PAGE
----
Despite the heavy engagement that is usually tied with prototyping, all forms of archetypes serve as a substantial factor in small projects. Indeed, the prototyping process in itself renders a conservative work-flow wherein less coding and man-hours are involved. A study involving multiple student groups, consisting of 2-3 people for each group, sought to compare the effectiveness of prototyping as compared to specification.  One of the cardinal observations in the study was the difference in product size and effort between the prototyping and specifying groups. 
In spite of being tasked with the same software development goals, the prototyping groups engineered products that averaged 40 percent smaller than their specifying counterparts with an average 45 percent less effort and the same performance levels.  The difference in effort translated as 325 average person-hours among the prototyping groups to the average 584 person-hours generated by the specifying groups.  The prototyping groups also spent slightly less programming effort, 30 percent against the specification groups 37 percent effort used towards programming.  The prototyping groups achieved this conservative work-flow in spite of the fact that they primarily used the otherwise more work-intensive evolutionary method. Prototypes among the groups were between 40-60 percent of the final product’s size. 
While the study manages to exemplify the feasibility as well as the benefits of prototyping in smaller projects, there were drawbacks observed. The reduced design and development led to proportionally more testing and fixing of the product.  As well, the prototyping groups’ products had more difficult interface integration via less coherent design and lack of interface specifications. The authors of the study suggested these problems would only get worse as a project increased in size.  This suggestion leans on the already inherent truth that larger projects are more prone to failure. Parallel to this truth is the aspect that problems associated with prototyping could get worse as project size increases.  However, prototyping has the potential to alleviate rather than exacerbate issues with larger projects. From an contrary perspective, smaller projects involve less risk during the execution of prototyping due to a less-ingrained need for documentation and control management brought on by the use of fewer resources within a modular setting.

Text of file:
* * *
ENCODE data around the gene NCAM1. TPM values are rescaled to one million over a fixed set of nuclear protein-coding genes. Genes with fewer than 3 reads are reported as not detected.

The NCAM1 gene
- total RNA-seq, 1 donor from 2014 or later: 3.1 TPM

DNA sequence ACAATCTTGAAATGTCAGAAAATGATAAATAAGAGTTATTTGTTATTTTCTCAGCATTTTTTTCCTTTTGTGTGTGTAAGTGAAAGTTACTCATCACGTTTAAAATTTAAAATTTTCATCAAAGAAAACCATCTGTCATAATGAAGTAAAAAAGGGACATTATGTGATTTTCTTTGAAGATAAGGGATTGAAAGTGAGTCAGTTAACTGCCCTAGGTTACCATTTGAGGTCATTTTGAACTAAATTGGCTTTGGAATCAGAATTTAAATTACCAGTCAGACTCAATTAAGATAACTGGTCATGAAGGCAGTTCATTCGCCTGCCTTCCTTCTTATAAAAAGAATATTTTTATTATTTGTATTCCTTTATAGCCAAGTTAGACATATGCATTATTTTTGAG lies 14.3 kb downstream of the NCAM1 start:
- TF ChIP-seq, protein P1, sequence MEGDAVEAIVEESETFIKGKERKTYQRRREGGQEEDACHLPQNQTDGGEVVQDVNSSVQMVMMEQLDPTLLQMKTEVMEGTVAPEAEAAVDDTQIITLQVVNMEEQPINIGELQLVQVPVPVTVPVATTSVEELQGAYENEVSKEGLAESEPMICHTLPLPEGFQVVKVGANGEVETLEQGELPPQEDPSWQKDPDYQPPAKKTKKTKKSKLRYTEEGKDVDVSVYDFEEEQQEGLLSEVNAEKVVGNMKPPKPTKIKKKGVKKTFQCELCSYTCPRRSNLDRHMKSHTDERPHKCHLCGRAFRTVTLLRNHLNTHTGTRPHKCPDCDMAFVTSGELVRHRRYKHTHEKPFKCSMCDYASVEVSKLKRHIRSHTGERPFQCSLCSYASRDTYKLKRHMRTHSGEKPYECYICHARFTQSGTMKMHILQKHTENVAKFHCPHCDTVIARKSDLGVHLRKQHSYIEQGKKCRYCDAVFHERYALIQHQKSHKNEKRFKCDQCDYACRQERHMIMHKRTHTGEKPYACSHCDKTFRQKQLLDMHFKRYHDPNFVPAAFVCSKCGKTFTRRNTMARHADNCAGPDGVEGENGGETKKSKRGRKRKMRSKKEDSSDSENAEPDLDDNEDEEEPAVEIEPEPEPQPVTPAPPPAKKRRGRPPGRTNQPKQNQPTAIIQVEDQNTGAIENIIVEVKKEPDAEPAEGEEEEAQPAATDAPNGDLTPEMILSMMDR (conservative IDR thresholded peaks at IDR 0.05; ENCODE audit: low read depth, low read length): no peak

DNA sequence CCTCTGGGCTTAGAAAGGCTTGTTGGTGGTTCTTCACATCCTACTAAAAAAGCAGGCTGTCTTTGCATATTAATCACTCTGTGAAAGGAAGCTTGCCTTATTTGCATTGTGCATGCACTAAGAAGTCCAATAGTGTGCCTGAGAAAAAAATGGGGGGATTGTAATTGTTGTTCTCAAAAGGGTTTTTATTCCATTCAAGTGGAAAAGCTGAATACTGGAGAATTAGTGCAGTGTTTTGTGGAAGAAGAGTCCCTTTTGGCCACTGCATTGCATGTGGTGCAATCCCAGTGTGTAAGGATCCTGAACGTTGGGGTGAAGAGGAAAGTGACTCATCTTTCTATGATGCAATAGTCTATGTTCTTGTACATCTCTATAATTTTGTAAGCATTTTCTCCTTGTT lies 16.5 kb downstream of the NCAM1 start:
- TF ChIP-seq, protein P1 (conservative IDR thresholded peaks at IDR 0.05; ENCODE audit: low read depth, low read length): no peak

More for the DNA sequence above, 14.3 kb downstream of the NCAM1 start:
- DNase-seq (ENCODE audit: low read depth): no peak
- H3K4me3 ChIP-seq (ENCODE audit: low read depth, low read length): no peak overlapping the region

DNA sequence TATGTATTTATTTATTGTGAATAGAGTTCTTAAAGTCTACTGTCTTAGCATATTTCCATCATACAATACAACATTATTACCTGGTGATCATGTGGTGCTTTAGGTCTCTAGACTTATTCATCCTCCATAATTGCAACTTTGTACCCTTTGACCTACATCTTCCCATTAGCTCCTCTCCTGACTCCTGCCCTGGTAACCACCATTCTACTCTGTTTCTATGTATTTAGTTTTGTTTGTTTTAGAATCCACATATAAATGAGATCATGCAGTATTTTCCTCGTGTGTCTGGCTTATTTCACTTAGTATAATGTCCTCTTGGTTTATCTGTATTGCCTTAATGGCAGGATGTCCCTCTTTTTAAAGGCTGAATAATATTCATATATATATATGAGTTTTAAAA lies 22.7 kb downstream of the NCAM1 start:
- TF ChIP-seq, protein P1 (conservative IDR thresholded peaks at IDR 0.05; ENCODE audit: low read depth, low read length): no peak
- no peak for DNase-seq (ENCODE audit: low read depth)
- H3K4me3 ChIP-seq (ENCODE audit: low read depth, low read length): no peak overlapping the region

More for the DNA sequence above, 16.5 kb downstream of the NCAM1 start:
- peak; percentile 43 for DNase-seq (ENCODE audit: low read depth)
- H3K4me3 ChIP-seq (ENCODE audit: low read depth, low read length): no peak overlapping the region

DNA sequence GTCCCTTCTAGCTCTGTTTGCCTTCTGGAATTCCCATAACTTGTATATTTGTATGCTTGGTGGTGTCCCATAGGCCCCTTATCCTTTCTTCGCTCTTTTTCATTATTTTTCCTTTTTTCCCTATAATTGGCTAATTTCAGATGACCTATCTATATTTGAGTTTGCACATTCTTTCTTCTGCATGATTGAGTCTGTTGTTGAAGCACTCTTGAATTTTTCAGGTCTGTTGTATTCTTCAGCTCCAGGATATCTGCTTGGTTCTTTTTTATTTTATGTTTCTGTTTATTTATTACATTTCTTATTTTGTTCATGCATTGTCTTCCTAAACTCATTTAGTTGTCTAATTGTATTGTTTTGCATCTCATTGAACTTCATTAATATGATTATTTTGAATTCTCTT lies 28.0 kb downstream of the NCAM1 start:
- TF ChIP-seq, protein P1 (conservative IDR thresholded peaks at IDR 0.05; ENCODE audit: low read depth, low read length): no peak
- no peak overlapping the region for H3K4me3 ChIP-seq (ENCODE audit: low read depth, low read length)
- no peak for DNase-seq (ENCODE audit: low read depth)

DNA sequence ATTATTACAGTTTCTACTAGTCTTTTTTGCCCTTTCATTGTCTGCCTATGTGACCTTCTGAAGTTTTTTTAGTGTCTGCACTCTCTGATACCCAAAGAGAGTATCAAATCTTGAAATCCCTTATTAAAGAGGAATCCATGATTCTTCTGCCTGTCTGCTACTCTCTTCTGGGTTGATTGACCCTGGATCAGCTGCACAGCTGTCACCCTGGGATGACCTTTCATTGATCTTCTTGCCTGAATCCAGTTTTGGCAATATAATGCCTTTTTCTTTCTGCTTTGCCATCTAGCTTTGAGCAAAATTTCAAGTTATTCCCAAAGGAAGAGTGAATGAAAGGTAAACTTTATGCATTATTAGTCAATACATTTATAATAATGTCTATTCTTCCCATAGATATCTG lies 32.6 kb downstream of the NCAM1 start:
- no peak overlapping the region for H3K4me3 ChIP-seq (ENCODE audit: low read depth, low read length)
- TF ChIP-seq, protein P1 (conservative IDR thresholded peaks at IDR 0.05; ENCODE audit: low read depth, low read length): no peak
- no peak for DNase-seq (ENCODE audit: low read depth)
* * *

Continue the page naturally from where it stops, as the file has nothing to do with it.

Unlike the inclusiveness of large projects, small projects will focus primarily on one type of methodology type over the course of its life-span. Even as evolutionary prototyping serves as a viable option within smaller projects, the tendency is for smaller projects to implement the throwaway methodology. Throwaway prototyping, which has been heavily linked with rapid prototyping, is inherent to quick and cheap model design.  It is typical that smaller projects would have the tendency to employ “quick and dirty” archetypes that serve express demands.  The commonality of these throwaways is of the horizontal and low-fidelity variety. Vice versa within large projects, throwaway methodology would typically lean towards vertical prototypes of higher fidelity, usually as a complement to an evolutionary prototype.
That isn’t to say that throwaway prototypes are not used in a vertical and functional manner within smaller projects. As per the independent video gaming industry, such prototypes are important to small design teams. For instance, a primary method of the independent “indie” gaming industry is to create numerous functional but one-off games that work towards a final product.  The code isn’t kept but the ideas build on top of each other. The development of ideas is a given within an industry that depends even more heavily on creativity. Iterative expendable prototypes help achieve that and more within the confines of a small project. Indie game “World of Goo” was made by one person in less than a week, after employing such a prototyping method. The game hit the milestone of 100,000 units sold within months of its release.